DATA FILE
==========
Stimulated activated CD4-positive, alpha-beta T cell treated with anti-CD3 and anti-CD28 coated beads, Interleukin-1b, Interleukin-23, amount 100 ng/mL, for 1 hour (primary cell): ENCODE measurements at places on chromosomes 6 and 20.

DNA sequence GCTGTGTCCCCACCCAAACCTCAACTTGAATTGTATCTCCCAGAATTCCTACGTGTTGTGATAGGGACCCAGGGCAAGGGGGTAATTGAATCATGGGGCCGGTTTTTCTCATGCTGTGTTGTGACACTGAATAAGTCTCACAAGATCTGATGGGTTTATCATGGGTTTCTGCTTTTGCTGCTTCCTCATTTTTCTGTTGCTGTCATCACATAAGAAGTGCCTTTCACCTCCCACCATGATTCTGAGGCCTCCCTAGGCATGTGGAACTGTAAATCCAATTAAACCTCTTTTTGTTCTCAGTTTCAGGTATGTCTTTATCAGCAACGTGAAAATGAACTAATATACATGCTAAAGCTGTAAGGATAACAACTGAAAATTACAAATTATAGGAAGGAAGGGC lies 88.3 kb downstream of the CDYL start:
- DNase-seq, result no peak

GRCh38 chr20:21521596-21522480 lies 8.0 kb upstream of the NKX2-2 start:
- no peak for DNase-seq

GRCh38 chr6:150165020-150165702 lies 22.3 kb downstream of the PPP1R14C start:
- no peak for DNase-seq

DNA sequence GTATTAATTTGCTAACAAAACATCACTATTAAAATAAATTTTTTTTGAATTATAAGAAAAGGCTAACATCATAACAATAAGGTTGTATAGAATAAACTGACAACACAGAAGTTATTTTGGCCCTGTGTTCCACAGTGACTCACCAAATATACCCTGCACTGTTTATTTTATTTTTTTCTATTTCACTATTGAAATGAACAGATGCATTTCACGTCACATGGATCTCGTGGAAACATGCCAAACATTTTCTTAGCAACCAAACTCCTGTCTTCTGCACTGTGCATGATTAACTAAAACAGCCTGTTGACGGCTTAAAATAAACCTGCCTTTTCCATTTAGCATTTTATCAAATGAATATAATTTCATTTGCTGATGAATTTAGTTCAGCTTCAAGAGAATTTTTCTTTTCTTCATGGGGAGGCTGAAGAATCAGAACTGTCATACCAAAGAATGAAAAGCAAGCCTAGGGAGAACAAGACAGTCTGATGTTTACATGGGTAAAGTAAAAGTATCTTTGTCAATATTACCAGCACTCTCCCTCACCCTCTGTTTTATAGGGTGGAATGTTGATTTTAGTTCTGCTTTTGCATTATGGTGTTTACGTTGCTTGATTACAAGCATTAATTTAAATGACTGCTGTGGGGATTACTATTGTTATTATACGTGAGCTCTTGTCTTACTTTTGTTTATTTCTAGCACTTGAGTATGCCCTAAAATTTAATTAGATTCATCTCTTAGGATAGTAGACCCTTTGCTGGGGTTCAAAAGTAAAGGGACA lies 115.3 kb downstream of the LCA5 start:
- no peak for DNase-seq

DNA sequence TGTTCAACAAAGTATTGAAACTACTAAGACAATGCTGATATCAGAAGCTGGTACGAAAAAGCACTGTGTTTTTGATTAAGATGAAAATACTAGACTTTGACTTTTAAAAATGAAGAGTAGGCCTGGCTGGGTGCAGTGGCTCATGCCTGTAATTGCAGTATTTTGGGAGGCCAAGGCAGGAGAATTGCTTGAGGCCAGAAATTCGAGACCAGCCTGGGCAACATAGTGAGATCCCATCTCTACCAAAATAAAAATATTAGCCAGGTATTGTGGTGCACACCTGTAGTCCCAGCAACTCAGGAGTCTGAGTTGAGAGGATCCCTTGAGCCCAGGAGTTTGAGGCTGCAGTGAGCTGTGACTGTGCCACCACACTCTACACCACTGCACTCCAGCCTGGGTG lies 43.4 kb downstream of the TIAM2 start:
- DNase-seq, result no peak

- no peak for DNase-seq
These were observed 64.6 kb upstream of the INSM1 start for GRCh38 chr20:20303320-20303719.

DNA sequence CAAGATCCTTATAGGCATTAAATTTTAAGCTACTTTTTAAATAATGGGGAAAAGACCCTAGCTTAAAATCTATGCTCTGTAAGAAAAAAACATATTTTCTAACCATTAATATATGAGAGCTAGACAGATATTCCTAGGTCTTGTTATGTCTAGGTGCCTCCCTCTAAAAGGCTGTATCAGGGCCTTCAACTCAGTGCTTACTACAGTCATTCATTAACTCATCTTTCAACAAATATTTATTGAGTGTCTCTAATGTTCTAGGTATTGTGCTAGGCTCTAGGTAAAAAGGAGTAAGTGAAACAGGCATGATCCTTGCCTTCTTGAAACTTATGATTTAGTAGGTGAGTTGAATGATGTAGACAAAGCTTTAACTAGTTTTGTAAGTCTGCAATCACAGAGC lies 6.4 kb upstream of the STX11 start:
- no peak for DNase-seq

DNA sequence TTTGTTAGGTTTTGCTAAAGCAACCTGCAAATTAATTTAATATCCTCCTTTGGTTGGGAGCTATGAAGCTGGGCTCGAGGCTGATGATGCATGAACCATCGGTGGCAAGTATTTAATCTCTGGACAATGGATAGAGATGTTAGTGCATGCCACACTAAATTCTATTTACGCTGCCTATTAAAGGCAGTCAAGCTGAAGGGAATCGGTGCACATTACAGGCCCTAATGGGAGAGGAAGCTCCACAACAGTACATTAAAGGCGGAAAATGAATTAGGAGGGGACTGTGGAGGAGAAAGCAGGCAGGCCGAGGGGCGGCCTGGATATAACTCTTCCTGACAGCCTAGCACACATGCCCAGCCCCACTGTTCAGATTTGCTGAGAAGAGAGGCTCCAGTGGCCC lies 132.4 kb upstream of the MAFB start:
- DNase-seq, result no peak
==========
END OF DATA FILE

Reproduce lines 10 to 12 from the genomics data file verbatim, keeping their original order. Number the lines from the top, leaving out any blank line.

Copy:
DNA sequence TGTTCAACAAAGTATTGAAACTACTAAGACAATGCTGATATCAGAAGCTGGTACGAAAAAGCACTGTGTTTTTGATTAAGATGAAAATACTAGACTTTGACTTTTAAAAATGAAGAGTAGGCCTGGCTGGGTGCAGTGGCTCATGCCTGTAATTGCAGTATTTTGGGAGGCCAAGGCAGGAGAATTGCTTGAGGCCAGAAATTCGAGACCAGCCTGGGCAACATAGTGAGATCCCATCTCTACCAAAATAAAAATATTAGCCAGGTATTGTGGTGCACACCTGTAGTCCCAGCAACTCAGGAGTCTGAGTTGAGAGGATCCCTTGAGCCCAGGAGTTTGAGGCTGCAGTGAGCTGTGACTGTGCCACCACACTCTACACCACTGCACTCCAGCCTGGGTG lies 43.4 kb downstream of the TIAM2 start:
- DNase-seq, result no peak

- no peak for DNase-seq